Missouri researcher Kamlendra Singh, identifies possible treatments for COVID-19

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Associate Professor Kamlendra Singh of University of Missouri identifies four possible COVID-19 treatments. (Photo: news.missouri.edu)

An Indian-American scientist at the University of Missouri has identified four possible treatments for COVID-19.

Associate Professor Kamlendra Singh of the University of Missouri College of Veterinary Medicine, has evaluated the effectiveness of various antiviral drugs as possible treatments for the virus that has caused the global pandemic.

Meanwhile, numerous potential vaccines are in various stages of development around the world.

According to a May 4, 2020 press release from the University, Singh has found that four antiviral drugs, including remdesivir, a drug originally developed to treat Ebola, are effective in inhibiting the replication of the coronavirus causing COVID-19.

Singh is also the assistant director of the MU Molecular Interactions Core, and Bond Life Sciences Center investigator, as well as associate research professor of molecular microbiology and immunology in the MU School of Medicine.

He and his team used computer-aided drug design to examine the effectiveness of remdesivir, 5-fluorouracil, ribavirin and favipiravir in treating COVID-19. Singh found that all four drugs were effective in inhibiting, or blocking, the coronavirus’ RNA proteins from making genomic copies of the virus, the press release said.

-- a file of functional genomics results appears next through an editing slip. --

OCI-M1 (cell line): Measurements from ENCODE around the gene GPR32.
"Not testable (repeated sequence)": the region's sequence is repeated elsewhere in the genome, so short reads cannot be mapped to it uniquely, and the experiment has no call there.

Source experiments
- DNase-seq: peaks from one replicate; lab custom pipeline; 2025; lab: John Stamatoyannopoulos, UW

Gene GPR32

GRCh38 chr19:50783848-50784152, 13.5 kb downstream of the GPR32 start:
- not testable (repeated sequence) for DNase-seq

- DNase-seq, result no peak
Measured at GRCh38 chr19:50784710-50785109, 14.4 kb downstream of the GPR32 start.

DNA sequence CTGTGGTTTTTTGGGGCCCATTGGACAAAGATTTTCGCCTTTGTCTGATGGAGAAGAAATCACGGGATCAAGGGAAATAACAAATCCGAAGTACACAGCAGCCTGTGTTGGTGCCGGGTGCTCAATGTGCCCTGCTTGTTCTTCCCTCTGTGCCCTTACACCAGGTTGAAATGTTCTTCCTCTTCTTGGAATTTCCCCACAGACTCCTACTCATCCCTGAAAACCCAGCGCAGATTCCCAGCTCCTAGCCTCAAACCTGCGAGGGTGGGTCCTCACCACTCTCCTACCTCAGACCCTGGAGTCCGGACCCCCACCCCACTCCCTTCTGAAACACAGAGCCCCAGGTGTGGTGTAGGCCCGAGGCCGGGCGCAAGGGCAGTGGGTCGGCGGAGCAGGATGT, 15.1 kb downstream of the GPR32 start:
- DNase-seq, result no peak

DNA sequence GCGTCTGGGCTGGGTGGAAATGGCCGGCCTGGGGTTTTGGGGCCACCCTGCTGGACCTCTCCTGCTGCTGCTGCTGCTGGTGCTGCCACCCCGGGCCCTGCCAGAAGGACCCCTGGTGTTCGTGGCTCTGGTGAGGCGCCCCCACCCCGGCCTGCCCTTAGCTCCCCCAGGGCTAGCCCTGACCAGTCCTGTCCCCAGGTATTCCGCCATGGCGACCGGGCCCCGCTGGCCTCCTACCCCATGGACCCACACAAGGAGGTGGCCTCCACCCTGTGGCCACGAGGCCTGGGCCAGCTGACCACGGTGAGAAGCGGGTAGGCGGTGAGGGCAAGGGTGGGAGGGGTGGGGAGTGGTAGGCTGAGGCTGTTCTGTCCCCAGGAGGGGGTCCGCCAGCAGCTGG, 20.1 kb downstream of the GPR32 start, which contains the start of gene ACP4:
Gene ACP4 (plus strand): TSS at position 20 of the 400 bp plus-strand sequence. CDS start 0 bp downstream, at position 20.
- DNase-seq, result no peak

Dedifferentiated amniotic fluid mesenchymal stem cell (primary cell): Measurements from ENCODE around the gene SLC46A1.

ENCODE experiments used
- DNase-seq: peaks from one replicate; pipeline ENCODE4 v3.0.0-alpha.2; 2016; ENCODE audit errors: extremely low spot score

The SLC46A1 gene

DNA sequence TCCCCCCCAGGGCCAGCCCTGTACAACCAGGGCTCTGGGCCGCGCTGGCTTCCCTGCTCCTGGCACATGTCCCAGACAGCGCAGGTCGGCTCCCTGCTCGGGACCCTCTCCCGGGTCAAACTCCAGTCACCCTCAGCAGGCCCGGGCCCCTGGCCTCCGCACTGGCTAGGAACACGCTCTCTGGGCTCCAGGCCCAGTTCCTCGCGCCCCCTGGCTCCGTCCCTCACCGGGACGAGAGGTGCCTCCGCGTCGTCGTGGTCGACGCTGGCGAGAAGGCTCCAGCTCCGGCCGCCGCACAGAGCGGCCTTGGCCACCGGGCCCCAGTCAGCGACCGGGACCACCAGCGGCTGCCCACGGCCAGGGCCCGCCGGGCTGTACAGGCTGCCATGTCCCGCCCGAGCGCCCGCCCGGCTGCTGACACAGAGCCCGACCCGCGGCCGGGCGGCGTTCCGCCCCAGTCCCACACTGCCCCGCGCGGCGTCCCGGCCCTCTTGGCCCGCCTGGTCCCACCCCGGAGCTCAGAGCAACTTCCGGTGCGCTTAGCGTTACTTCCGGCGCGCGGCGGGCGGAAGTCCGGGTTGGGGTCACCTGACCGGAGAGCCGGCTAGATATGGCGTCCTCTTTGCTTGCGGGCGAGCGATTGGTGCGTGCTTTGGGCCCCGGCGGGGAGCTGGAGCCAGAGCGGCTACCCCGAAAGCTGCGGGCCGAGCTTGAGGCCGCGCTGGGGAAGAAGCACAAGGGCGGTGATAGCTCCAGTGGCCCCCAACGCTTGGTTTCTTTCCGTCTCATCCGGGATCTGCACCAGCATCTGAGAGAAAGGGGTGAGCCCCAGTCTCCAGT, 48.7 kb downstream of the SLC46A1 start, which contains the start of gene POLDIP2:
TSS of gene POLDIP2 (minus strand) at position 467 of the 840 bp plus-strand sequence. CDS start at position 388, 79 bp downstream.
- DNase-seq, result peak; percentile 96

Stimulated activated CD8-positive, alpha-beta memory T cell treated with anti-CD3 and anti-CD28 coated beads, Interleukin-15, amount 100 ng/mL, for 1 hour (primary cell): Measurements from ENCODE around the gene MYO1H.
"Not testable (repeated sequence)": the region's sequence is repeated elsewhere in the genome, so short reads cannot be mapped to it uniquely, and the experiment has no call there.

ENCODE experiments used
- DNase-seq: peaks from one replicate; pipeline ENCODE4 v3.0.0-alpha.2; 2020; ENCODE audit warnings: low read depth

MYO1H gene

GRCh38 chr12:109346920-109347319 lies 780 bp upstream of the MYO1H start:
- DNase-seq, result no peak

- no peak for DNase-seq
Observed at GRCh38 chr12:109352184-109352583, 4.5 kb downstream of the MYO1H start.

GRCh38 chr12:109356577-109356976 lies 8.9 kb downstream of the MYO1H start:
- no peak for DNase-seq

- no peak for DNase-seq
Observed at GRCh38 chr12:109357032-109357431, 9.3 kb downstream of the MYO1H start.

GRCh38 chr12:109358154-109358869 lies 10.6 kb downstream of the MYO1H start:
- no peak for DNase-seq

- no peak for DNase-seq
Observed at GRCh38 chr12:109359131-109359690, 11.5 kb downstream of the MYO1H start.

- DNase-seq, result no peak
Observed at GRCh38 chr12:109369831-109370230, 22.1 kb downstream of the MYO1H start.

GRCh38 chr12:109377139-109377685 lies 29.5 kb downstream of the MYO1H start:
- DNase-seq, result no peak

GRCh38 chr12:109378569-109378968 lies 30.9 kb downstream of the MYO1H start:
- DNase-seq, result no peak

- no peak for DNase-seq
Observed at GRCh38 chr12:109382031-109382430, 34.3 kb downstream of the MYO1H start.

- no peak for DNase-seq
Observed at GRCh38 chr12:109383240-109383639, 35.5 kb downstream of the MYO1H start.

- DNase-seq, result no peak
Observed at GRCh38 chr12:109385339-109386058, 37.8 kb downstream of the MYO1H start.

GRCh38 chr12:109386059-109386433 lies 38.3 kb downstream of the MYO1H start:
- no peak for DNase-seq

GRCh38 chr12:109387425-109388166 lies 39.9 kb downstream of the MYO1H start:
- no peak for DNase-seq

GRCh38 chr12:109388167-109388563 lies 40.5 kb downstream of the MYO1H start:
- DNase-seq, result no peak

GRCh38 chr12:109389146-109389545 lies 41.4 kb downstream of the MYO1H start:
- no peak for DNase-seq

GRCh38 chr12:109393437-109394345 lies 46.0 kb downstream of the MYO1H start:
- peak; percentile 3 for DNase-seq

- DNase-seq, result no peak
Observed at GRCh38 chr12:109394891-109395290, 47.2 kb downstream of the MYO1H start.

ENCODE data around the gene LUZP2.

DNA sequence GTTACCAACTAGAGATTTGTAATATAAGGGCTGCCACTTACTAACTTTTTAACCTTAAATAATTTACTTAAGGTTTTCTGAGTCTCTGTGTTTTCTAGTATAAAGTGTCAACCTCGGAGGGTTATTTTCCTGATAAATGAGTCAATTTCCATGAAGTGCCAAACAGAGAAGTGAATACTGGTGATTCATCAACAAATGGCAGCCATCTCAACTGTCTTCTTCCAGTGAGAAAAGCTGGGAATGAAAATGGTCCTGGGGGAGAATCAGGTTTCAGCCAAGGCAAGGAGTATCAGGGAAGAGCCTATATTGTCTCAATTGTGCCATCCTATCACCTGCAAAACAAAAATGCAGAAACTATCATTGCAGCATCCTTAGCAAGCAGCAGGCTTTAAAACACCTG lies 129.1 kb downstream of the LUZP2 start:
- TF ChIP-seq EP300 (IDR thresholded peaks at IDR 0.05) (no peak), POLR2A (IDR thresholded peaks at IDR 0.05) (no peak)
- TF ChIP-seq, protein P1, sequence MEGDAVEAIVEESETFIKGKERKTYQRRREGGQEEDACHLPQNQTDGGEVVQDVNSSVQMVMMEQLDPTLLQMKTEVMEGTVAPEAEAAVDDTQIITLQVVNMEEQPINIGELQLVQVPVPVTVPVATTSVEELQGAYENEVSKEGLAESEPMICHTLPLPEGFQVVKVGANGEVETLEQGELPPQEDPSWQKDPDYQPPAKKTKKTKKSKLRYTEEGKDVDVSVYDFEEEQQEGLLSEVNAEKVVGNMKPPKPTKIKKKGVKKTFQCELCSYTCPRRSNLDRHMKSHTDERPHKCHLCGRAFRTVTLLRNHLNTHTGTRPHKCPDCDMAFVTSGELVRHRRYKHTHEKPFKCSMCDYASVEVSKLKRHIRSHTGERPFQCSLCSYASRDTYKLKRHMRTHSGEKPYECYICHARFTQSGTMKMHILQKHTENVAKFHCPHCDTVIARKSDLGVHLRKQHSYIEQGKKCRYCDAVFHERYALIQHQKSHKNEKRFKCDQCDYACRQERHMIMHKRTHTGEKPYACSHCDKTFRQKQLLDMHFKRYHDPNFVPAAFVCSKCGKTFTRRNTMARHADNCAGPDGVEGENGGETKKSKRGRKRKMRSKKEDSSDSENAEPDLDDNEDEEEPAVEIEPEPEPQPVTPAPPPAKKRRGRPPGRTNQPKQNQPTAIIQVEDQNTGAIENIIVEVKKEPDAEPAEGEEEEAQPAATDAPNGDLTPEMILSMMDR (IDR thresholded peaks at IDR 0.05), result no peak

“As researchers, we have an obligation to search for possible treatments given that so many people are dying from this virus,” Singh is quoted saying in the press release. “These antiviral drugs, if they turn out to be effective, all have some limitations. But in the midst of a global pandemic, they are worth taking a deeper look at because based on our research, we have reason to believe that all of these drugs could potentially be effective in treating COVID-19.”

As with all viruses, COVID-19 can mutate and develop resistance to antiviral drugs.

“Our goal is to help doctors by providing options for possible treatments of COVID-19, and to ultimately contribute in improving the health outcomes of patients suffering from the infectious disease,” Singh said. “As researchers, we are simply playing our part in the fight against the pandemic.”

Singh’s paper, “Feasibility of Known RNA Polymerase Inhibitors as Anti-SARS-CoV-2 Drugs,” was recently published in Pathogens.

 

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